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Bypassing the Will

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  • #76
    Carl Zimmer's site has been an interesting one for a while - right down to the funny haha comments made by some posters!

    Mental dysfunction (mild or severe) and its resultant behaviours seems to be the place to start in order to understand what we want to call 'normal' behaviour. After all, Sacks, Rama and the others came to understand the 'normal' brain function better after studying 'abnormal' behaviours; the clue to the nonconscious might be there in the social misfit who seems to be consciously breaking cultural laws.

    Nari

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    • #77
      In the new site Ian put up on noi Library today, this essay appears. In it, near the end, this appears:
      With artificial cochlea, for example, deaf persons say that they can hear again. However, Dr. Merzenich, a neurophysiologist from the University of California at San Francisco, says that "actually, these inputs to the brain are distorted. What seems to happen is that the brain somehow adjusts its connections in order to make sense out of the inputs it receives". This clear demonstration of plasticity in the human brain leads to the hope that scientists will be able to develop other similar feats in the future.
      (My bold- it seems to be a piece of what this thread is about.)

      (Thanks for the book tip Jon.)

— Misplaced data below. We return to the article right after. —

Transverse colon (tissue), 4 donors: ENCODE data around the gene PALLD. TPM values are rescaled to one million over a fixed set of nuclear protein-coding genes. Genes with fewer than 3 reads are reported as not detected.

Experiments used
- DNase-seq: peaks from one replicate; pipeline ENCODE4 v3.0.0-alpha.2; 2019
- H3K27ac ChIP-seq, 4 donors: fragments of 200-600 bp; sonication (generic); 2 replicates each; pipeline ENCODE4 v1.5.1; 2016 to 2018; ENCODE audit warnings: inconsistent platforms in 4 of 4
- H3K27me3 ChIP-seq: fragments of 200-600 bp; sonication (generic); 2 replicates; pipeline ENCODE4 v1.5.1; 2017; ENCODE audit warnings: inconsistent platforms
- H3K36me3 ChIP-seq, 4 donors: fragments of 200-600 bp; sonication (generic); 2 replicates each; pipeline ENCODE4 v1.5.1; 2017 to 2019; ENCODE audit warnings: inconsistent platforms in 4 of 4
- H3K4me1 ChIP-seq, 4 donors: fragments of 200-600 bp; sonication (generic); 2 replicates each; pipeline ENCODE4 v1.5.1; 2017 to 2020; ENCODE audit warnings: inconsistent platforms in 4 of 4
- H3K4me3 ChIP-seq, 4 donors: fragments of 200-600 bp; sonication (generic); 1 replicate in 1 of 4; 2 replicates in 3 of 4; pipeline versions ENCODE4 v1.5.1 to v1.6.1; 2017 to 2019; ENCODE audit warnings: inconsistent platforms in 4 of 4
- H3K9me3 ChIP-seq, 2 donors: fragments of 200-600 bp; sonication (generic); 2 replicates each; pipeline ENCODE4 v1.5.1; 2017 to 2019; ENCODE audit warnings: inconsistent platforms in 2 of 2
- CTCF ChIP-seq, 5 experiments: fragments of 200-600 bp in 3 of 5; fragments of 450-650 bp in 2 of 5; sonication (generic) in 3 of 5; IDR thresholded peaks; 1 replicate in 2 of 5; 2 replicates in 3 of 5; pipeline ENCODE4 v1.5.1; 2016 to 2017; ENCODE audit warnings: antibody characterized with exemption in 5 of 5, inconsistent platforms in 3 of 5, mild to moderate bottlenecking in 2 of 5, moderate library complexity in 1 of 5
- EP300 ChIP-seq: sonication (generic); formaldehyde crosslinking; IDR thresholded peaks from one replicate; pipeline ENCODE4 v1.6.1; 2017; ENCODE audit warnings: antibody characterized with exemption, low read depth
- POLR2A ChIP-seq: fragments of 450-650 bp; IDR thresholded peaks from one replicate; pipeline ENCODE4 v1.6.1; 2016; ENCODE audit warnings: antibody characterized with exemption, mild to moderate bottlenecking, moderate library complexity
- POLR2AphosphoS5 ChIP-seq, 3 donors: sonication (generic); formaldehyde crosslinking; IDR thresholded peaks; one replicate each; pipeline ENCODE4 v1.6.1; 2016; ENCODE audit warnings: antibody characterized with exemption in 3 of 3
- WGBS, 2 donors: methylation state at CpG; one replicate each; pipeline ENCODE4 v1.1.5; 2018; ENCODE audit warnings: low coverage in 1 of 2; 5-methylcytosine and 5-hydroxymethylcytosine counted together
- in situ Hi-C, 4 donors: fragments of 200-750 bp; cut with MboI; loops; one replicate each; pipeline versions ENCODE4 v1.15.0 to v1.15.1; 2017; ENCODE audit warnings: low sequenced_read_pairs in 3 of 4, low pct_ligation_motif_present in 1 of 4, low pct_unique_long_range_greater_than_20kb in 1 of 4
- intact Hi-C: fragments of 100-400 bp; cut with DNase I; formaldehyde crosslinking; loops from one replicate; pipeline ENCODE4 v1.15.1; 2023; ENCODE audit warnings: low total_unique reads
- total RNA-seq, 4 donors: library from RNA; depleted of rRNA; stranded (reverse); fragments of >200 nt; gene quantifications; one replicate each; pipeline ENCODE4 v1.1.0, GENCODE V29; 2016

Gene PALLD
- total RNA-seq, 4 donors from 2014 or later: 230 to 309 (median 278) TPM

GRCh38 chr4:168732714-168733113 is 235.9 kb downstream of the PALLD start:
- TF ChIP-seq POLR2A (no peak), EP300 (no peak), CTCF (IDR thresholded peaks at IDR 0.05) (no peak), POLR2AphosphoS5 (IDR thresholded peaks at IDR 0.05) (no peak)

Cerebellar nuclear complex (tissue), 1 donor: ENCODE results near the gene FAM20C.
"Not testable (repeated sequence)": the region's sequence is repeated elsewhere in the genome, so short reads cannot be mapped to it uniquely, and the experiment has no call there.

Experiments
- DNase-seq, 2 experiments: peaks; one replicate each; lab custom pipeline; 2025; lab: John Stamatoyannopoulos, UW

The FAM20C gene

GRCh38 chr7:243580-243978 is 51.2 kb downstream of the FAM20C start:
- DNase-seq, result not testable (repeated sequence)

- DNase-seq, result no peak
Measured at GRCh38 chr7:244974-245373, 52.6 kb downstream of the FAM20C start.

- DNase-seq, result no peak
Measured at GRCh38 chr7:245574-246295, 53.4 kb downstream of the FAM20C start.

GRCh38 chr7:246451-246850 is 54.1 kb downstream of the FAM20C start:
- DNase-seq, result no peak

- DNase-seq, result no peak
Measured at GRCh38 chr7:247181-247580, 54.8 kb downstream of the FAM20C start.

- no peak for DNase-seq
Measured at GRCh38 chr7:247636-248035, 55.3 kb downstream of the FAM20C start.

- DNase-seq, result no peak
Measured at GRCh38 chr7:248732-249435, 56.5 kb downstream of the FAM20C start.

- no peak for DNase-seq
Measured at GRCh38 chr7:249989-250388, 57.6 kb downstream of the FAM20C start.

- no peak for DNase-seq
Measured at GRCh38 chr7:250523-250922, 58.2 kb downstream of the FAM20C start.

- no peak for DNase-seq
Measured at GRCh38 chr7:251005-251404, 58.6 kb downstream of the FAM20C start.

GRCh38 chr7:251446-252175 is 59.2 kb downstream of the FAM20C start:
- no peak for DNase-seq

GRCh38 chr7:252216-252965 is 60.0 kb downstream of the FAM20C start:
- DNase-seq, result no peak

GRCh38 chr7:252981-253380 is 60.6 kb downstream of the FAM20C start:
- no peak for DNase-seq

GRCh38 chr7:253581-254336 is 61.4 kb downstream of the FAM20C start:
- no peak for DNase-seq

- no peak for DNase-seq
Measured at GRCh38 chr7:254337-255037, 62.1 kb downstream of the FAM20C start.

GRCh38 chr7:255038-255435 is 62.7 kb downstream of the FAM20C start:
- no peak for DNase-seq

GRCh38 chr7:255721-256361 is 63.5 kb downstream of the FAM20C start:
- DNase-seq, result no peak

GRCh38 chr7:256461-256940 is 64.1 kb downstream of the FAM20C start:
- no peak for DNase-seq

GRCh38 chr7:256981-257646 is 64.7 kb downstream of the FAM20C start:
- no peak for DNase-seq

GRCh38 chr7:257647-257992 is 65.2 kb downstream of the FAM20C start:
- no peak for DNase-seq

Diane
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      • #78
        Here is my problem,

        If we get an event at t1 and this event has three components (heat, touch and we're seeing it).

        There is a delay linked to pathways.
        There is a delay for processing.
        And a last one where we are re-recreating the environnement. It's a virtual world.

        If we are conscious of the event at time = t8 (for me) it doesn't mean that we aren't at time < t8. We are just unaware?
        Attached Files
        Simplicity is the ultimate sophistication. L VINCI
        We are to admit no more causes of natural things than such as are both true and sufficient to explain their appearances. I NEWTON

        Everything should be made as simple as possible, but not a bit simpler.
        If you can't explain it simply, you don't understand it well enough. Albert Einstein
        bernard

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        • #79
          The major problem is overlapping events =>

          We are conscious of an past event and at the same time, events must be proceeded. IMHO, it's a way to short circuit some processes and because they are known.
          Some conclusions: conscious events are based upon non conscious ones. At t=0, only unconscious "things" may exist. It fits the Damasio point of view since we need some prior events to make decisions. The system need some food to work before consciousness become available.
          Attached Files
          Last edited by bernard; 21-03-2006, 12:10 PM.
          Simplicity is the ultimate sophistication. L VINCI
          We are to admit no more causes of natural things than such as are both true and sufficient to explain their appearances. I NEWTON

          Everything should be made as simple as possible, but not a bit simpler.
          If you can't explain it simply, you don't understand it well enough. Albert Einstein
          bernard

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          • #80
            Some data on time intervals: